It is well documented that the benefits of regular reading are profound. Studies have shown that reading improves everything from a person’s language, academic, speech, communication, and writing skills to reducing stress, improving concentration, expanding vocabulary, and allowing us to be lost in another world. Reading is relaxing entertainment that grows brains!
Given the power of this one activity to significantly change a person’s life, it is not surprising that teachers try to encourage their students to read by asking them to complete reading logs. Unfortunately, though, with a teacher’s good intentions notwithstanding, forcing a person to complete a reading log can actually do the opposite of what it is intended to do. Reading logs can make children want to stop reading. Here’s why.
There’s this phenomenon that happens in a person’s mind called counterwill. Austrian psychoanalyst, Otto Rank, first coined this term, but Gordon Neufeld, PhD has normalized this word in parenting education circles to explain what happens when you perceive that someone is trying to coerce you into doing something. Children who are “misbehaving” or “strong-willed” are usually experiencing counterwill.
Counterwill is a resistance force—it makes us do the opposite of what we are being told to do. The interesting thing is that counterwill is actually an instinctual drive that has safety benefits. This instinct’s purpose is to keep children safe and help them develop individuality as they get older.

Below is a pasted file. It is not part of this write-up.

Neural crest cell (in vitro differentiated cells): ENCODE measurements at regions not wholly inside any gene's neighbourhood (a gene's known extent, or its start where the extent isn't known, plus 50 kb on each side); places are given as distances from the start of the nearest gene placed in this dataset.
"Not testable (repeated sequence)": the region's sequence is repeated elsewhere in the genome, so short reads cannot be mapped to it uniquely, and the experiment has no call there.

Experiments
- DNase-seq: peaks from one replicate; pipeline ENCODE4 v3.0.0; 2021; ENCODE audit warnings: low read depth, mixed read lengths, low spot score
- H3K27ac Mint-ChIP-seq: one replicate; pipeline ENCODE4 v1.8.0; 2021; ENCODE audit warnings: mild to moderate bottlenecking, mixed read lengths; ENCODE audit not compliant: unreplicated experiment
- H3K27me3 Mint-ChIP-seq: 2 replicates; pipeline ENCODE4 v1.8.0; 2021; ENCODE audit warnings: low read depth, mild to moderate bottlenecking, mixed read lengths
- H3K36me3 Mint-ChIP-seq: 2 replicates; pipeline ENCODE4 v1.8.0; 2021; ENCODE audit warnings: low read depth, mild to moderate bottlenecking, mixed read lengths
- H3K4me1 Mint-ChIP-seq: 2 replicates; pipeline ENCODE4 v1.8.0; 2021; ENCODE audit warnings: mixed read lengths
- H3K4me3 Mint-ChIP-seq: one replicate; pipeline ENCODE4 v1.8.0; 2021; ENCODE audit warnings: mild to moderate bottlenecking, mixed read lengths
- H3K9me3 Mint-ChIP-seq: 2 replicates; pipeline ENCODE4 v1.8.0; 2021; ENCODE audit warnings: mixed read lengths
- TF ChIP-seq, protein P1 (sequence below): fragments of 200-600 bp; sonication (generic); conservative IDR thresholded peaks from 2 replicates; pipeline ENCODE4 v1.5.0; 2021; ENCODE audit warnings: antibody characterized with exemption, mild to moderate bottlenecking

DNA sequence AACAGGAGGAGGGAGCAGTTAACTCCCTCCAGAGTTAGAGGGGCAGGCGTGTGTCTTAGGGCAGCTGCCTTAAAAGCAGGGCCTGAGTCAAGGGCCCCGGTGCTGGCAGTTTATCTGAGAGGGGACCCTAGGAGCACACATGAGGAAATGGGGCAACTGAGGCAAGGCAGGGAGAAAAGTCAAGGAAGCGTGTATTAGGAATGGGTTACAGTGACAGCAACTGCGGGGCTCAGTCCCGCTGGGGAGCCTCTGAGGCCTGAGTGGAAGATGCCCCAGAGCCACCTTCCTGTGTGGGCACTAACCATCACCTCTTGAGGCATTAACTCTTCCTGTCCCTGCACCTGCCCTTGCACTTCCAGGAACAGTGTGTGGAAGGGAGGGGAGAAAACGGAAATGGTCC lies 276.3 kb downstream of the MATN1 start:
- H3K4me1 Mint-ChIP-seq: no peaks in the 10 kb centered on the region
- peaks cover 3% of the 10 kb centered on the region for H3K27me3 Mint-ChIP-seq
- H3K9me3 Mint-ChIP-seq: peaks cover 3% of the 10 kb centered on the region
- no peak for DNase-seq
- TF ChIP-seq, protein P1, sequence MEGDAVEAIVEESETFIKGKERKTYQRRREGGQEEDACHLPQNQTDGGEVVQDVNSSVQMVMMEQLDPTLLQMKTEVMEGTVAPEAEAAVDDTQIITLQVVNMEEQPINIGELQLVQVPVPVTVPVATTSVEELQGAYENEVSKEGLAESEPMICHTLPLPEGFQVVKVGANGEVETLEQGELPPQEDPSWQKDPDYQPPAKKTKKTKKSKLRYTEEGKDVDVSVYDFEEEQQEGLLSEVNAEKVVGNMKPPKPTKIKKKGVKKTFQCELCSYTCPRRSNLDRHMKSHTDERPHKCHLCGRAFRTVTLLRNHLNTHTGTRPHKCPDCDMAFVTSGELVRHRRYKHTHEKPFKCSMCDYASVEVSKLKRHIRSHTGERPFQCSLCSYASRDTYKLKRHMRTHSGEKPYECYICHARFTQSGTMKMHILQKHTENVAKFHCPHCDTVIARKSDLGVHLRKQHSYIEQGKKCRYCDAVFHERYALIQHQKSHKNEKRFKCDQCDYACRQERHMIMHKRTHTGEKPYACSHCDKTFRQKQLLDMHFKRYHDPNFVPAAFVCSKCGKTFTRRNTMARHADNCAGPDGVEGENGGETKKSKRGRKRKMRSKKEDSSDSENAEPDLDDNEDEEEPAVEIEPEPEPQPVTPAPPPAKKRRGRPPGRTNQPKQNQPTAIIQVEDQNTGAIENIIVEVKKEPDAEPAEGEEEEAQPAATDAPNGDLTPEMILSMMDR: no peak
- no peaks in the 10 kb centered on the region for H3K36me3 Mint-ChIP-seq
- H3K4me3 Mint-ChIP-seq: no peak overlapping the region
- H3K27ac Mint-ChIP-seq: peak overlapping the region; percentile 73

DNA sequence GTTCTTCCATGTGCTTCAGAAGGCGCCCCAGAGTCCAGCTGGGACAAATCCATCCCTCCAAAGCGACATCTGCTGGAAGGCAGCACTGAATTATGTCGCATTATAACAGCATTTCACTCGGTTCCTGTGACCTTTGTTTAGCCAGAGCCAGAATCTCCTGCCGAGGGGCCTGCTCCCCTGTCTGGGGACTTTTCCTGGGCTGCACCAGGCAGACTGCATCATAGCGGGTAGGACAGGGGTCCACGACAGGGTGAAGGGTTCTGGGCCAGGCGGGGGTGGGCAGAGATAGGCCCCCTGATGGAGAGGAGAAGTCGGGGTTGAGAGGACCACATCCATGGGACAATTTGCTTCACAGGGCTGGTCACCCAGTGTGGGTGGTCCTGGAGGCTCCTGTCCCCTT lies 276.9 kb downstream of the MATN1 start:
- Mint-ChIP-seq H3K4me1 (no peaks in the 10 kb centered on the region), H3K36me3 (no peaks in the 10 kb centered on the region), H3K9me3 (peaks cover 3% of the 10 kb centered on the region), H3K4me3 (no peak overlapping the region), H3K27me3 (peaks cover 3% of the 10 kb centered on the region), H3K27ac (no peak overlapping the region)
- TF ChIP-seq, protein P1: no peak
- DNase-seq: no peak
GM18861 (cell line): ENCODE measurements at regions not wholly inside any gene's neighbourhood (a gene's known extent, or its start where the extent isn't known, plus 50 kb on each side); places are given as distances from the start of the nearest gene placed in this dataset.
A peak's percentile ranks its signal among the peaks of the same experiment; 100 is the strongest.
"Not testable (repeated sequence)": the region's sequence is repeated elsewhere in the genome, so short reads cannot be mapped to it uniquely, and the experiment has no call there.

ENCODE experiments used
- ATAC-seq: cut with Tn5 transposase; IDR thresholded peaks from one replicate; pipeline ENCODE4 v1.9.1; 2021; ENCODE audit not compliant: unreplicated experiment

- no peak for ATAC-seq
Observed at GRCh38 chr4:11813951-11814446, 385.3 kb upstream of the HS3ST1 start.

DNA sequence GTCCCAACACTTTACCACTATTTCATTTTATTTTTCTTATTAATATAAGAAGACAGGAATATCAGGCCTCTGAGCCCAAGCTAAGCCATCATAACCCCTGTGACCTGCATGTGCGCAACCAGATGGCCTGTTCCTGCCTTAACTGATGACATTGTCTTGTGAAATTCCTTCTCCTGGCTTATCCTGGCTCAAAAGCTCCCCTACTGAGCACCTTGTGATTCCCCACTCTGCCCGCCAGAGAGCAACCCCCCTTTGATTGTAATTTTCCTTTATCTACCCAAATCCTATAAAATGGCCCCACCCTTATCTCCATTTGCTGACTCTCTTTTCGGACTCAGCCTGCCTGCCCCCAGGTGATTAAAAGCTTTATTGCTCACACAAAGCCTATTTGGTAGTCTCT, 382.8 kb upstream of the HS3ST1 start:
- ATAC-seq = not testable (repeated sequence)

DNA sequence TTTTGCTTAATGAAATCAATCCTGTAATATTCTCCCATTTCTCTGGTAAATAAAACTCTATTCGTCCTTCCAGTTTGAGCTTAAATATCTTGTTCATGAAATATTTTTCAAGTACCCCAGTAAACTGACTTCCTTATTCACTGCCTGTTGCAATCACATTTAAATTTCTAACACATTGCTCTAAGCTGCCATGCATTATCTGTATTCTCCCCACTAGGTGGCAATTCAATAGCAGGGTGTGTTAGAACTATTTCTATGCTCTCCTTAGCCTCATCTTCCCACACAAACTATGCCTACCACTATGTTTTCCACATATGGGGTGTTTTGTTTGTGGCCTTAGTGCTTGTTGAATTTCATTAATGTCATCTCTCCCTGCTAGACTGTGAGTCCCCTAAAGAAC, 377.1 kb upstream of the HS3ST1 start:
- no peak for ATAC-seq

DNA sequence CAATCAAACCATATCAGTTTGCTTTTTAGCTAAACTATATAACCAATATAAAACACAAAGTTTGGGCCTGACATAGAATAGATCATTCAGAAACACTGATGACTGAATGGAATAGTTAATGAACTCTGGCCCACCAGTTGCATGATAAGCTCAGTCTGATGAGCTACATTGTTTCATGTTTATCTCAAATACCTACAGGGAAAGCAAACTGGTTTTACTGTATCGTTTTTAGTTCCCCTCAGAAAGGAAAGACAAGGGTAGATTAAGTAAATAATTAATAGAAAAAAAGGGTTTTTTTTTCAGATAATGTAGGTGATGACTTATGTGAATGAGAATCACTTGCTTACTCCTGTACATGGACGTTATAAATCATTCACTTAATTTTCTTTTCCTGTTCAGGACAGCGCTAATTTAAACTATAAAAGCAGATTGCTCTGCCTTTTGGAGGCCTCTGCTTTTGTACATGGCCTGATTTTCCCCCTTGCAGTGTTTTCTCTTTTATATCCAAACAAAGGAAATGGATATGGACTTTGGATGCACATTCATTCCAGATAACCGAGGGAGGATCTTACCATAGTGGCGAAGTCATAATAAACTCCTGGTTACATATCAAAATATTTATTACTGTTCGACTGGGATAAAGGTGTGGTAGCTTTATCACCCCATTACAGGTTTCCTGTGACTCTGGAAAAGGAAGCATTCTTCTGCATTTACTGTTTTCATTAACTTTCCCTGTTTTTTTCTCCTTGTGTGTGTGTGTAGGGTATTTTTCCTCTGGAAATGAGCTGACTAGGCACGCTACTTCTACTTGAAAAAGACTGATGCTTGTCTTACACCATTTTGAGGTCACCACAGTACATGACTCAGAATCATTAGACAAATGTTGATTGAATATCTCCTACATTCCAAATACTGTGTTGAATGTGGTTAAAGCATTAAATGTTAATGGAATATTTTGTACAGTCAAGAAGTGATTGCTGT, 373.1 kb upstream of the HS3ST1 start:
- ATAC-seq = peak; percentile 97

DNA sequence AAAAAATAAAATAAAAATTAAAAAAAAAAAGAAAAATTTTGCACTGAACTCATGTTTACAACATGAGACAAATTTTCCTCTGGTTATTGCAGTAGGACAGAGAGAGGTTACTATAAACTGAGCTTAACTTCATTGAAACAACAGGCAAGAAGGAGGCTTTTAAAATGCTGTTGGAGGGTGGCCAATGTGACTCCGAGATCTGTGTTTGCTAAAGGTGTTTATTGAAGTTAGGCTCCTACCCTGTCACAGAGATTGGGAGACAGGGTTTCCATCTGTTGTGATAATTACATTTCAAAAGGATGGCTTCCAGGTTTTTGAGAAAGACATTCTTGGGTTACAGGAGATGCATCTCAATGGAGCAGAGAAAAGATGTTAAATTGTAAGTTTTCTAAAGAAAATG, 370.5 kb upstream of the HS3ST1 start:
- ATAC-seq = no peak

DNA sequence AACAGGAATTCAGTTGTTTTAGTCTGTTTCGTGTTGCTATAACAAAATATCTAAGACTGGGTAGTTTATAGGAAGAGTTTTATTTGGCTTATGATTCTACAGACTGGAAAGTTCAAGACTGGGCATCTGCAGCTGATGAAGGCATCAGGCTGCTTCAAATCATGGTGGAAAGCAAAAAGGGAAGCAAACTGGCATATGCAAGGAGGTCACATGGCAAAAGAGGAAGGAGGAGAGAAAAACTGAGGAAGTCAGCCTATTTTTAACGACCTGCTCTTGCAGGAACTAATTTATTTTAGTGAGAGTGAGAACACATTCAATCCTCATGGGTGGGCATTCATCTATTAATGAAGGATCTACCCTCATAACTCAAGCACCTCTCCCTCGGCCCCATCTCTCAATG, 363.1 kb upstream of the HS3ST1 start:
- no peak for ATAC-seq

It is the drive that stops a child from doing what a person with ill intentions wants him or her to do, and is the internal permission to have individual thoughts and feelings. It’s the voice in your head saying, “Don’t believe that man who needs help looking for his puppy. Run away!” It’s also the drive that stirs thoughts like, “I hate this activity. Hey, guess what? I can stop doing it—you’re not the boss of me!”
The bond between a parent and a child (and a teacher and a child) is the most important factor in a child’s development, and significantly influences his or her behaviour. When children feel “attached” to their caregiver, they want to follow that adult’s lead, and are less driven to be resistant.
Counterwill happens when an adult’s requests are too big for the attachment connection to sustain. A child is less likely to take direction from someone whom she doesn’t feel connected with.
The same kind of counterwill resistance happens with activities like reading logs (and many kinds of homework—the “busy work” kind). When sitting down to read, feeling ready and able to do that while thinking, “I can’t wait to find out what happens next,” we stimulate the brain growth and relaxation parts of our mind. When we feel pressure to complete one chapter or thirty minutes as prescribed by someone else who we may or may not feel connected to, the thinking turns to, “I don’t want to do this now, but I have to. I hate this.” The sense of freedom, of feeling in control, gets squashed, which cranks up resistance. A person can force him or herself to complete a task as long as the benefit or connection to the person asking is felt, but once the I hate this and you can’t make me tipping point is reached, counterwill kicks in.
As Alfie Kohn described in this interesting post called, "How to Create Nonreaders," parents report that children who usually love getting lost in a book who are expected to read for a certain amount of time each night then record that on paper, begin looking at reading as a chore rather than something to enjoy. They actually stop reading for fun.
When children are told how much to read, they sometimes zip through the pages, not really absorbing the story or information, just so they can get to the assigned page number to end at so they can stop. Forcing a child to read can stir counterwill, which instinctually will tell them not to do it.